2.115 The committee also acknowledges the record number of investigations concluded (51) in 2017-18, which addresses concerns raised by the committee in its examination of the Annual Report 2016-17 that the number of concluded investigations did not appear to have kept pace with the increase in investigations commenced. The committee congratulates ACLEI for the

28 Commonwealth Ombudsman, Report to the Minister for Home Affairs on agencies’ compliance with the

Surveillance Devices Act 2004: For the period 1 January to 30 June 2018, September, 2018.

29 Report to the Minister for Home Affairs on agencies’ compliance with the Surveillance Devices Act 2004:

For the period 1 January to 30 June 2018, p. 5.

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successful outcomes of its initiatives to streamline notification assessments and focus its work on tackling issues that involve serious and systemic fraud.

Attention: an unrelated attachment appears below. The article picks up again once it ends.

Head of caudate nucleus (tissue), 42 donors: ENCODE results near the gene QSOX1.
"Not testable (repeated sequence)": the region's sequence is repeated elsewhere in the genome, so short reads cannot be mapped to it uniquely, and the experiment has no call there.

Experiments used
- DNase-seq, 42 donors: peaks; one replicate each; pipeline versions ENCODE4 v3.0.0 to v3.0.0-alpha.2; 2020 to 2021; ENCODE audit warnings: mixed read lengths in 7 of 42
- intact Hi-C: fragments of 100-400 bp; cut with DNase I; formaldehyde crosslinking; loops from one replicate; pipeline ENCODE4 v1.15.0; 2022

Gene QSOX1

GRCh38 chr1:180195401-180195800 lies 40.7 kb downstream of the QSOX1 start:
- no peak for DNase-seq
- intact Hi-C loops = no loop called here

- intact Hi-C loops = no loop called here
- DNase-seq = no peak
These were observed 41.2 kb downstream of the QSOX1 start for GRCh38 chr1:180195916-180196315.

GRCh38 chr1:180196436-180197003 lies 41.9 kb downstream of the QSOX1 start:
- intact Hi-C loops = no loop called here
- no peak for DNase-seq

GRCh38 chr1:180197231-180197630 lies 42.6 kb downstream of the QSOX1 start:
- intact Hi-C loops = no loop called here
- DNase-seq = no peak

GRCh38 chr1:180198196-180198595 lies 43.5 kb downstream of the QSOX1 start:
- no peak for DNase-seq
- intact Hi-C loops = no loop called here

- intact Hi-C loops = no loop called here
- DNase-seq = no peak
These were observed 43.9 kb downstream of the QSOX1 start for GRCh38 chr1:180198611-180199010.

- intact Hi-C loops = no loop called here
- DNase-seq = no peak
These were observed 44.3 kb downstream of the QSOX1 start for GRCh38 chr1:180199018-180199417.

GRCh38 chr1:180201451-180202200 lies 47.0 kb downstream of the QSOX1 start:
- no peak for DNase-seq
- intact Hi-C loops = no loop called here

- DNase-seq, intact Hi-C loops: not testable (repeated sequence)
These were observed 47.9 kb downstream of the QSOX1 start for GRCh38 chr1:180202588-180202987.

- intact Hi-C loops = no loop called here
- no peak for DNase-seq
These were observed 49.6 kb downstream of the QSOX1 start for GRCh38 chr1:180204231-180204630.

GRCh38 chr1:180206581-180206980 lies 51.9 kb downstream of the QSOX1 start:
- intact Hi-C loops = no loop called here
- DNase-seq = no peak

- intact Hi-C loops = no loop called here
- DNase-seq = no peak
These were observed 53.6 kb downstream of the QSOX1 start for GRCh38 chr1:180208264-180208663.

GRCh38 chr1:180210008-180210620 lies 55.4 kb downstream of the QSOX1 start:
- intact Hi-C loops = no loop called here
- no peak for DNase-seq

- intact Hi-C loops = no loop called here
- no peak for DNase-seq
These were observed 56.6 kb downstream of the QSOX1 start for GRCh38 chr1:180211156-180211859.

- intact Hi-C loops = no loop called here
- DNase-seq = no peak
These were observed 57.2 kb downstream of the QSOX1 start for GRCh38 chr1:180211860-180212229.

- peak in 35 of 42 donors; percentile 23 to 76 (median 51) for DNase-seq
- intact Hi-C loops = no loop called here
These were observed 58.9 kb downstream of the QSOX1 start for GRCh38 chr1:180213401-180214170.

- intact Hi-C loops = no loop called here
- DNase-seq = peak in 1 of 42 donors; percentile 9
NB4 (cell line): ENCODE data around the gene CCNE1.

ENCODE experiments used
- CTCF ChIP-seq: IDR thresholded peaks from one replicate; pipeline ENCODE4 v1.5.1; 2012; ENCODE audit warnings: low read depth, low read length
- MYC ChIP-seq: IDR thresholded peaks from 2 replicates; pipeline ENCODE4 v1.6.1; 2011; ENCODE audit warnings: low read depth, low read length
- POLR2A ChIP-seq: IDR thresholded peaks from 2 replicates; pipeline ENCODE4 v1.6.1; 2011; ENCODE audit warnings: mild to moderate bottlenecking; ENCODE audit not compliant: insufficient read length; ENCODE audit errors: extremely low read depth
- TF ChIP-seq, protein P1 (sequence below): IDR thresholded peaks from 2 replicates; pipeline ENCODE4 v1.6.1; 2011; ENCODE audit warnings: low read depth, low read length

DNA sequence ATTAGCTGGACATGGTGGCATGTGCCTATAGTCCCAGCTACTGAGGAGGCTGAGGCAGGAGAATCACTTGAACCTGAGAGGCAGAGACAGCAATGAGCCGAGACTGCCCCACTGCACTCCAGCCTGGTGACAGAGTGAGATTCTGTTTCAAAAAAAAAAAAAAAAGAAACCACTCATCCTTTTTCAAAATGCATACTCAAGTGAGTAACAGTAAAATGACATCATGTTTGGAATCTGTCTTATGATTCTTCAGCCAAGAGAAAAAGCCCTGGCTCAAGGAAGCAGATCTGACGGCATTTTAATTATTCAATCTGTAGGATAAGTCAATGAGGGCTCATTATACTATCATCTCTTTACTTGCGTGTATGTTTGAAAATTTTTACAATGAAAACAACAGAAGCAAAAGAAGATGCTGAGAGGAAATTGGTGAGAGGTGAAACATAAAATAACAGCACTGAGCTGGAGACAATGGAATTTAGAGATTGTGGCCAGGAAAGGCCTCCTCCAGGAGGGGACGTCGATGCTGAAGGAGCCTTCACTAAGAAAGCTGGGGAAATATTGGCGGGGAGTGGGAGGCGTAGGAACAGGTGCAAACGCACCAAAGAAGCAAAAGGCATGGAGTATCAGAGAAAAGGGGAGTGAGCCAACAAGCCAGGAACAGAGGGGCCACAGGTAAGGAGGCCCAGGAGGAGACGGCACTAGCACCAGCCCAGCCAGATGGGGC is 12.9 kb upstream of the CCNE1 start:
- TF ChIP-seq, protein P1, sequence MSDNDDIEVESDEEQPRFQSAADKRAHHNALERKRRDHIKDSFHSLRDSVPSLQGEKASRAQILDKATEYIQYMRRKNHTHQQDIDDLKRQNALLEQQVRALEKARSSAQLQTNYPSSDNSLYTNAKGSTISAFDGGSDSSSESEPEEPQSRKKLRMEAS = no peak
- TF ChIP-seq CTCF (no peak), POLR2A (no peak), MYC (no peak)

2.116 ACLEI also faces increasing complexity and sophistication of corruption, as well as new motivations for corruption such as social capital. These changing corruption issues require changing investigation methods. The committee is satisfied that ACLEI is adapting to meet this new corruption environment and congratulates the Integrity Commissioner, Mr Michael Griffin AM, and his staff for their efforts to ensure that ACLEI is able to adapt to continue to address the changing nature of corruption and integrity concerns in Australia's national law enforcement agencies.

Senator Paul Scarr

Chair

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Appendix 1 Additional Information

Answer to Question on Notice 1 ACLEI - Answer to Question on Notice from hearing on 20 September 2019

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Appendix 2

Public Hearings and Witnesses

Friday, 20 September 2019 Committee Room 2S1 Parliament House Canberra

Australian Commission for Law Enforcement Integrity  Mr Michael Griffin, Integrity Commissioner  Mr Craig Furry, Executive Director Secretariat  Mr Dallas Rogers, Acting Executive Director Operations  Mrs Eve Coutts, Director Corporate Services (Chief Financial Officer)